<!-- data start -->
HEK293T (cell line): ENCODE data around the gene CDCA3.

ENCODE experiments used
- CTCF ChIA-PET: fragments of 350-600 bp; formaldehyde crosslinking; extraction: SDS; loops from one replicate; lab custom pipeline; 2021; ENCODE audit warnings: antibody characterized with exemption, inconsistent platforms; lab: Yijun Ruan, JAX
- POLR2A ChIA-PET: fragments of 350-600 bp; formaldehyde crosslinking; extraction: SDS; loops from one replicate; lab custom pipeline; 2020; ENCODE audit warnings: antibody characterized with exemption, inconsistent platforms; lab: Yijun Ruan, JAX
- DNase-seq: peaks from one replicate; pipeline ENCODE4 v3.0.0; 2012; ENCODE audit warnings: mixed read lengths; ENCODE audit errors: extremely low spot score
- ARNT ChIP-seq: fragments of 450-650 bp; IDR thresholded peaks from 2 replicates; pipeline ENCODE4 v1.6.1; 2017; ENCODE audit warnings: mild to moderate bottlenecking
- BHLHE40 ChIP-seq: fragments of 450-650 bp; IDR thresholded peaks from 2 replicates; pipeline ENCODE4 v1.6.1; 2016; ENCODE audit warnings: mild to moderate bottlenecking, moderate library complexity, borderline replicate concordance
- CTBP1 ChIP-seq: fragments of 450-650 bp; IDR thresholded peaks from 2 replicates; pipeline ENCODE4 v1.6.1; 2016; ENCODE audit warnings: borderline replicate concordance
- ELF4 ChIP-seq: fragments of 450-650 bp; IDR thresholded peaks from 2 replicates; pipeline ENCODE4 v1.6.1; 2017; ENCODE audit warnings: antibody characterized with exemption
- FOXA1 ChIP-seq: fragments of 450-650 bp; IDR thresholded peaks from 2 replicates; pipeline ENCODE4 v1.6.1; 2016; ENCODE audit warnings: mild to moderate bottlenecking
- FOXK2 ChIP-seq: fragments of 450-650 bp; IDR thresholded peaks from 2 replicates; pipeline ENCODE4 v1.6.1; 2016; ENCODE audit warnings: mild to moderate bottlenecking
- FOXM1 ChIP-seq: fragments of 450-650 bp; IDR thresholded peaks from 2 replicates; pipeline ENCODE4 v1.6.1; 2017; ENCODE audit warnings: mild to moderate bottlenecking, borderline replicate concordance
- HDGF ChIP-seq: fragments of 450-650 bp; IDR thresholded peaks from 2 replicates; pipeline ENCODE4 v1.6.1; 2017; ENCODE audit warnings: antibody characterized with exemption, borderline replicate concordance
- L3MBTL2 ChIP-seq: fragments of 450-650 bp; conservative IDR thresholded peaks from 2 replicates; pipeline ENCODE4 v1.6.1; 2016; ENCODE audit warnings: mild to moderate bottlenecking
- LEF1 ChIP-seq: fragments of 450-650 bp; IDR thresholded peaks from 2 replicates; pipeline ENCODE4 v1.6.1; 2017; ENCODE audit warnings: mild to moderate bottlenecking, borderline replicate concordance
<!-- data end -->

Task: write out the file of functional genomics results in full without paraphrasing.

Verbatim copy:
HEK293T (cell line): ENCODE data around the gene CDCA3.

ENCODE experiments used
- CTCF ChIA-PET: fragments of 350-600 bp; formaldehyde crosslinking; extraction: SDS; loops from one replicate; lab custom pipeline; 2021; ENCODE audit warnings: antibody characterized with exemption, inconsistent platforms; lab: Yijun Ruan, JAX
- POLR2A ChIA-PET: fragments of 350-600 bp; formaldehyde crosslinking; extraction: SDS; loops from one replicate; lab custom pipeline; 2020; ENCODE audit warnings: antibody characterized with exemption, inconsistent platforms; lab: Yijun Ruan, JAX
- DNase-seq: peaks from one replicate; pipeline ENCODE4 v3.0.0; 2012; ENCODE audit warnings: mixed read lengths; ENCODE audit errors: extremely low spot score
- ARNT ChIP-seq: fragments of 450-650 bp; IDR thresholded peaks from 2 replicates; pipeline ENCODE4 v1.6.1; 2017; ENCODE audit warnings: mild to moderate bottlenecking
- BHLHE40 ChIP-seq: fragments of 450-650 bp; IDR thresholded peaks from 2 replicates; pipeline ENCODE4 v1.6.1; 2016; ENCODE audit warnings: mild to moderate bottlenecking, moderate library complexity, borderline replicate concordance
- CTBP1 ChIP-seq: fragments of 450-650 bp; IDR thresholded peaks from 2 replicates; pipeline ENCODE4 v1.6.1; 2016; ENCODE audit warnings: borderline replicate concordance
- ELF4 ChIP-seq: fragments of 450-650 bp; IDR thresholded peaks from 2 replicates; pipeline ENCODE4 v1.6.1; 2017; ENCODE audit warnings: antibody characterized with exemption
- FOXA1 ChIP-seq: fragments of 450-650 bp; IDR thresholded peaks from 2 replicates; pipeline ENCODE4 v1.6.1; 2016; ENCODE audit warnings: mild to moderate bottlenecking
- FOXK2 ChIP-seq: fragments of 450-650 bp; IDR thresholded peaks from 2 replicates; pipeline ENCODE4 v1.6.1; 2016; ENCODE audit warnings: mild to moderate bottlenecking
- FOXM1 ChIP-seq: fragments of 450-650 bp; IDR thresholded peaks from 2 replicates; pipeline ENCODE4 v1.6.1; 2017; ENCODE audit warnings: mild to moderate bottlenecking, borderline replicate concordance
- HDGF ChIP-seq: fragments of 450-650 bp; IDR thresholded peaks from 2 replicates; pipeline ENCODE4 v1.6.1; 2017; ENCODE audit warnings: antibody characterized with exemption, borderline replicate concordance
- L3MBTL2 ChIP-seq: fragments of 450-650 bp; conservative IDR thresholded peaks from 2 replicates; pipeline ENCODE4 v1.6.1; 2016; ENCODE audit warnings: mild to moderate bottlenecking
- LEF1 ChIP-seq: fragments of 450-650 bp; IDR thresholded peaks from 2 replicates; pipeline ENCODE4 v1.6.1; 2017; ENCODE audit warnings: mild to moderate bottlenecking, borderline replicate concordance